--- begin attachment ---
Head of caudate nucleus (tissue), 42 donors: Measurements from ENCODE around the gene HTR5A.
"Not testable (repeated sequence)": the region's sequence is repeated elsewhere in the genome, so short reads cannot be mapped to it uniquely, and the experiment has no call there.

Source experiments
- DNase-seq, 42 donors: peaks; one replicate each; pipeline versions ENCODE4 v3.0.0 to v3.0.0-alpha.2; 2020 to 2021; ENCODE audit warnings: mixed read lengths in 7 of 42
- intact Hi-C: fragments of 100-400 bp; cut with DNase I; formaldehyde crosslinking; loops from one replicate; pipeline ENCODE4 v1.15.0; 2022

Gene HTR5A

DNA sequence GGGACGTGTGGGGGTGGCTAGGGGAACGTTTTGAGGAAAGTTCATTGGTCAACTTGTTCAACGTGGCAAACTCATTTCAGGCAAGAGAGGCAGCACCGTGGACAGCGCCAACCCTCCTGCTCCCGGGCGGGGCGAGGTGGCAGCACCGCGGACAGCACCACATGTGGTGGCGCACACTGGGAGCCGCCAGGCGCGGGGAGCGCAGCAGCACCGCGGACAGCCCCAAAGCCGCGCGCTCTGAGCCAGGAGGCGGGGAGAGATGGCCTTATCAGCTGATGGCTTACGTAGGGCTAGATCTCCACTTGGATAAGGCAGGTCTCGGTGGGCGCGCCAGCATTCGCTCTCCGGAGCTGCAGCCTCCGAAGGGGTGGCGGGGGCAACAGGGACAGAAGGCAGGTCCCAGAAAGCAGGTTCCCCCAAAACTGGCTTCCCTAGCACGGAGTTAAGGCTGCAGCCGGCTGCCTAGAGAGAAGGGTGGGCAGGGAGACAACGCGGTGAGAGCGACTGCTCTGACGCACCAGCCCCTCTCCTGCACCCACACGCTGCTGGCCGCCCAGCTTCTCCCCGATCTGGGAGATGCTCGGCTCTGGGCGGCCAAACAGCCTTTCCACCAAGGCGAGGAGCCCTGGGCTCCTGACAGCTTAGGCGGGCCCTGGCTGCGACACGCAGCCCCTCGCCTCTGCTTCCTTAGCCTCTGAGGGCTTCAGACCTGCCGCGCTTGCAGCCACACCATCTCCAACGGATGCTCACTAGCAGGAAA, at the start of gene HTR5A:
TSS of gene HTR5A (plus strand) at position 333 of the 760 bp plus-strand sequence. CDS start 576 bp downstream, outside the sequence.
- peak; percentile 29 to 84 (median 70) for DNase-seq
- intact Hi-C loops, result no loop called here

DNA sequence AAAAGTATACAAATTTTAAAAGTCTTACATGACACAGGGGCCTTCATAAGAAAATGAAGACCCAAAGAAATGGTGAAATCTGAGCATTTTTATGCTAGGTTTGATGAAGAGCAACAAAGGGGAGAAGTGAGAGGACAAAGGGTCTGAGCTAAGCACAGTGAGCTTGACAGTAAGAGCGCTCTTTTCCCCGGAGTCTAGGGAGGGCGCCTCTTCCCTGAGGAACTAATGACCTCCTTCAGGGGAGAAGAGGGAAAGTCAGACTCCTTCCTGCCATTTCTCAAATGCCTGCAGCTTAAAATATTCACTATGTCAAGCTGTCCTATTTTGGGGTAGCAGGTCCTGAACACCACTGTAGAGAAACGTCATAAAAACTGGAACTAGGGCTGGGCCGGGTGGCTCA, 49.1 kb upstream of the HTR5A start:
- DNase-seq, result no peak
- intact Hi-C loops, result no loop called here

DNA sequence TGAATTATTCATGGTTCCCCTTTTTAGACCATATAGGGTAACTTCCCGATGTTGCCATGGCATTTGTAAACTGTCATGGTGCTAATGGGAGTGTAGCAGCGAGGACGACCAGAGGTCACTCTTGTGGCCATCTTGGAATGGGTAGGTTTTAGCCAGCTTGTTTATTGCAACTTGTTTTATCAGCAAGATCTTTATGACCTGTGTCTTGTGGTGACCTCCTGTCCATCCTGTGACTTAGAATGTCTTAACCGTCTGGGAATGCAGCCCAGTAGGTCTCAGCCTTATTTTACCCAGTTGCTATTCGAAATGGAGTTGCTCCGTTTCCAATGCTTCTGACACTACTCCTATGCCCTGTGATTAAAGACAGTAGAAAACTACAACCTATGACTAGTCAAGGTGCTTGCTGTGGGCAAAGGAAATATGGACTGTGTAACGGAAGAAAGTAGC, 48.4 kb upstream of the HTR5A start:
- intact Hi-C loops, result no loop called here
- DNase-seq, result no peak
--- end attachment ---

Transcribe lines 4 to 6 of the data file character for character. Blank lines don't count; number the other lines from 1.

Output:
- DNase-seq, 42 donors: peaks; one replicate each; pipeline versions ENCODE4 v3.0.0 to v3.0.0-alpha.2; 2020 to 2021; ENCODE audit warnings: mixed read lengths in 7 of 42
- intact Hi-C: fragments of 100-400 bp; cut with DNase I; formaldehyde crosslinking; loops from one replicate; pipeline ENCODE4 v1.15.0; 2022

Gene HTR5A